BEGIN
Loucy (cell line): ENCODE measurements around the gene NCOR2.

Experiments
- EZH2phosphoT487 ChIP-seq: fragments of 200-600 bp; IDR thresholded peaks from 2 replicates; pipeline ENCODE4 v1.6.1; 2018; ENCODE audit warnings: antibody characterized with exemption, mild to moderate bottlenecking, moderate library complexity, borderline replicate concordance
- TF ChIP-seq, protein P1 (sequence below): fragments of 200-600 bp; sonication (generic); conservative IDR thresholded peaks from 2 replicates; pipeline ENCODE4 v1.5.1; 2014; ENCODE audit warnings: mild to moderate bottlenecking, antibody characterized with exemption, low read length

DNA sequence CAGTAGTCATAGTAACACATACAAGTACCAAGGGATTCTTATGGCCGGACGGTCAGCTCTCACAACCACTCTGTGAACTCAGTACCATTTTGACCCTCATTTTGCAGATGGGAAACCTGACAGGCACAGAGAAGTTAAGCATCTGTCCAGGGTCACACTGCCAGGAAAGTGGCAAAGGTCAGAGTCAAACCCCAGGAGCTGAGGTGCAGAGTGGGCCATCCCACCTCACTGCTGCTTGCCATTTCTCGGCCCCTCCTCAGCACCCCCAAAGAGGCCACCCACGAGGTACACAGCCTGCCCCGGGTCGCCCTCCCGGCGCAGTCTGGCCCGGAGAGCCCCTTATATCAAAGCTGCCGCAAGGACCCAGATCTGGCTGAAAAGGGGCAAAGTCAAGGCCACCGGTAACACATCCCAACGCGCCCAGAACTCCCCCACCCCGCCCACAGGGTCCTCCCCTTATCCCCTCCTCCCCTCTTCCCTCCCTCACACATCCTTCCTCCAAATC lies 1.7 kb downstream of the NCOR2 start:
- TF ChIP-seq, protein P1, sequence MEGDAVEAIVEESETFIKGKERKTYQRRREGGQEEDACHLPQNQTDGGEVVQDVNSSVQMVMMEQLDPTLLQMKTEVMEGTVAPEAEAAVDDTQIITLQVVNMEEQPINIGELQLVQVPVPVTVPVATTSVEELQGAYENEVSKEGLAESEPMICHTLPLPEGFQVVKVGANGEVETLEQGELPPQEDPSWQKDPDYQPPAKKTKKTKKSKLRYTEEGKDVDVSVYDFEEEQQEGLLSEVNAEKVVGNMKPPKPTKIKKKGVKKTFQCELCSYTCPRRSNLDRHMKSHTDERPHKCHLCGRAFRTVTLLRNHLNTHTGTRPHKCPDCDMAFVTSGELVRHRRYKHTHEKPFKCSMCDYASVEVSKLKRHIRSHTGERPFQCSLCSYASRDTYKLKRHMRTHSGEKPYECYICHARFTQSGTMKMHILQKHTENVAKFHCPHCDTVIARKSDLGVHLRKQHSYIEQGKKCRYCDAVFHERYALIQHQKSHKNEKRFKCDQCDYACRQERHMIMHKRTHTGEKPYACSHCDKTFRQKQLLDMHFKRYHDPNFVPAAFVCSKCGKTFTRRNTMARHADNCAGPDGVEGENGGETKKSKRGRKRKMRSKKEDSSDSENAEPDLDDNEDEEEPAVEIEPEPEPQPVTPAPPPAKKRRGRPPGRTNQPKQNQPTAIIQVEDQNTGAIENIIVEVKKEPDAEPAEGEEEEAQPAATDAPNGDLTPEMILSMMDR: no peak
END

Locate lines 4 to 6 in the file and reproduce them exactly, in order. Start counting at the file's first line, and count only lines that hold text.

- TF ChIP-seq, protein P1 (sequence below): fragments of 200-600 bp; sonication (generic); conservative IDR thresholded peaks from 2 replicates; pipeline ENCODE4 v1.5.1; 2014; ENCODE audit warnings: mild to moderate bottlenecking, antibody characterized with exemption, low read length

DNA sequence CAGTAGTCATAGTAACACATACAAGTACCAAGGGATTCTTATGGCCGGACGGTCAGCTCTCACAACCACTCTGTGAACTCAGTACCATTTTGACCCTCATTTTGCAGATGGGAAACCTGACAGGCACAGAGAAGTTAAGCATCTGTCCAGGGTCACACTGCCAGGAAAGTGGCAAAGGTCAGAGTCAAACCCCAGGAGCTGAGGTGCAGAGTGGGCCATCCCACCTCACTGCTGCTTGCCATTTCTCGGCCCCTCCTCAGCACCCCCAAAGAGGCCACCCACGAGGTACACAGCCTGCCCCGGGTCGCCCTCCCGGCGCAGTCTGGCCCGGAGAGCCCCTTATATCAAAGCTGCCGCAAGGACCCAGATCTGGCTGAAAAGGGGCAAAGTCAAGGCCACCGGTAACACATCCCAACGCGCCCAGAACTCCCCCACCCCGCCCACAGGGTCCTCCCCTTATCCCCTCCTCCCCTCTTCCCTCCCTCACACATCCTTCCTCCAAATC lies 1.7 kb downstream of the NCOR2 start:
- TF ChIP-seq, protein P1, sequence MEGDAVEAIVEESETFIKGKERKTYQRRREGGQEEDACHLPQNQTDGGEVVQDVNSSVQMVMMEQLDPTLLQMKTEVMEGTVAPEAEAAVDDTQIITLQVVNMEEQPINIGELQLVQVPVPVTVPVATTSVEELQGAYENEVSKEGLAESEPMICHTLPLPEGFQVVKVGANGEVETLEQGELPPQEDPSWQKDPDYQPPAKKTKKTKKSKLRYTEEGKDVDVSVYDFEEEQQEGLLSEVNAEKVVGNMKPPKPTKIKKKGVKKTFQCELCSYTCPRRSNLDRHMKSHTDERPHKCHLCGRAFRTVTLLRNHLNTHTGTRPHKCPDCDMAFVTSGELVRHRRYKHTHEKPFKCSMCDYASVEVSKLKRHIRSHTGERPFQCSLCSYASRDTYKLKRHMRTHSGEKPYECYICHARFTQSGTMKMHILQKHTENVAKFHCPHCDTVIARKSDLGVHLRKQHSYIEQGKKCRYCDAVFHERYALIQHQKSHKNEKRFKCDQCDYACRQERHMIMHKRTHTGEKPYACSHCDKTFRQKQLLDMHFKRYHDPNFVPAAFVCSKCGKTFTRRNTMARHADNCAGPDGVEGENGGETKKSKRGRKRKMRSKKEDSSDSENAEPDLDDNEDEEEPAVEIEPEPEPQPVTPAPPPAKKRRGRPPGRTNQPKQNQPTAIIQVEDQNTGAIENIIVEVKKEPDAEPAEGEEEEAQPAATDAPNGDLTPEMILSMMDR: no peak